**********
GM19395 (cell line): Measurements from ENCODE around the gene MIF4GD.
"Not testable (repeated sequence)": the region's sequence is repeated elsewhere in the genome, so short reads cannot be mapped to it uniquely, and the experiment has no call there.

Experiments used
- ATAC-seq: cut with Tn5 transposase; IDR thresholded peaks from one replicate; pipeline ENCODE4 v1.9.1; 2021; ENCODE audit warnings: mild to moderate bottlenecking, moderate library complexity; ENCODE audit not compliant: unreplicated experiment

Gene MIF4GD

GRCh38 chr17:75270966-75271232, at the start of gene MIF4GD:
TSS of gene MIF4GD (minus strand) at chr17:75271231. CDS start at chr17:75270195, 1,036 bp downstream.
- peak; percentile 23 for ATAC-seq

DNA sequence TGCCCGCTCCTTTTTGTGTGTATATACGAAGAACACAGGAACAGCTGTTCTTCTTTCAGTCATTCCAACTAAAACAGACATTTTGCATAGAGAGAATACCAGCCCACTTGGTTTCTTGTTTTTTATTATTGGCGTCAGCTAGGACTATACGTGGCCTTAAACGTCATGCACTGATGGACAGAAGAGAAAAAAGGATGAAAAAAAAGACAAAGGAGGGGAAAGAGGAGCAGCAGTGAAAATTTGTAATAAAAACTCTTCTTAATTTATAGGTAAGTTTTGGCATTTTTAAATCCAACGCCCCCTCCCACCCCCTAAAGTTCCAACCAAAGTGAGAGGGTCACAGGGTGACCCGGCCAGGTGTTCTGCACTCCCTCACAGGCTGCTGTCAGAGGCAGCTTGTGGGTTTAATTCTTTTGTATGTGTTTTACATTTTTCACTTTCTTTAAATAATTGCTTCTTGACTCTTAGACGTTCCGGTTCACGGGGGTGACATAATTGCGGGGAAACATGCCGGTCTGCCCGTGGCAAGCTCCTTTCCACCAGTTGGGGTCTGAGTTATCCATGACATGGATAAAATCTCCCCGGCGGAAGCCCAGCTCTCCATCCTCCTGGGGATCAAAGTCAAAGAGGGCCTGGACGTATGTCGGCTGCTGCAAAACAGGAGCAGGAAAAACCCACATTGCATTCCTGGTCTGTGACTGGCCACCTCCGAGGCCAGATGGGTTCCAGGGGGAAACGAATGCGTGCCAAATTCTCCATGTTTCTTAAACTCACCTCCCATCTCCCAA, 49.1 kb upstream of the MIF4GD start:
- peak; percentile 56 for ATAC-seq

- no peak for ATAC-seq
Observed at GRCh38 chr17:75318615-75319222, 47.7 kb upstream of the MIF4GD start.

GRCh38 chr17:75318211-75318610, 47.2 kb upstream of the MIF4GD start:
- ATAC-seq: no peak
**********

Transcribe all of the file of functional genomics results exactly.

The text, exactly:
GM19395 (cell line): Measurements from ENCODE around the gene MIF4GD.
"Not testable (repeated sequence)": the region's sequence is repeated elsewhere in the genome, so short reads cannot be mapped to it uniquely, and the experiment has no call there.

Experiments used
- ATAC-seq: cut with Tn5 transposase; IDR thresholded peaks from one replicate; pipeline ENCODE4 v1.9.1; 2021; ENCODE audit warnings: mild to moderate bottlenecking, moderate library complexity; ENCODE audit not compliant: unreplicated experiment

Gene MIF4GD

GRCh38 chr17:75270966-75271232, at the start of gene MIF4GD:
TSS of gene MIF4GD (minus strand) at chr17:75271231. CDS start at chr17:75270195, 1,036 bp downstream.
- peak; percentile 23 for ATAC-seq

DNA sequence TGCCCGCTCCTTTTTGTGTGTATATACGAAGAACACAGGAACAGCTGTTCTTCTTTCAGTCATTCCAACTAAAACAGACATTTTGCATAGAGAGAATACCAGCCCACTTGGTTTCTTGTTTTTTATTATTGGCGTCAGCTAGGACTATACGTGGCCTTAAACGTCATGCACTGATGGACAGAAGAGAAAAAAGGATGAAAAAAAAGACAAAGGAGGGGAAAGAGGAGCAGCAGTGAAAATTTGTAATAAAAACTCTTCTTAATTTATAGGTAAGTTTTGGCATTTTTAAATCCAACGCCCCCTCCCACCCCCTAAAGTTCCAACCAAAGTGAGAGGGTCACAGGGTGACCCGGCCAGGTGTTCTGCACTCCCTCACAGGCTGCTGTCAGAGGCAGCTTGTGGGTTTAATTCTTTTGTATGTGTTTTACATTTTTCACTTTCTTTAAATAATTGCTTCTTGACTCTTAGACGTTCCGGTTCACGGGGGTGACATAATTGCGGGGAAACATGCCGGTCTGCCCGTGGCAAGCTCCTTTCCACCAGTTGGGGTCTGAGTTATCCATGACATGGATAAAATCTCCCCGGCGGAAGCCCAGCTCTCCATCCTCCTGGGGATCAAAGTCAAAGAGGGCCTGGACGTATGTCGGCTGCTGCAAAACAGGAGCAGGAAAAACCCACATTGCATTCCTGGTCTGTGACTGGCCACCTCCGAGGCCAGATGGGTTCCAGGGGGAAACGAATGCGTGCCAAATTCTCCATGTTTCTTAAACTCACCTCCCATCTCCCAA, 49.1 kb upstream of the MIF4GD start:
- peak; percentile 56 for ATAC-seq

- no peak for ATAC-seq
Observed at GRCh38 chr17:75318615-75319222, 47.7 kb upstream of the MIF4GD start.

GRCh38 chr17:75318211-75318610, 47.2 kb upstream of the MIF4GD start:
- ATAC-seq: no peak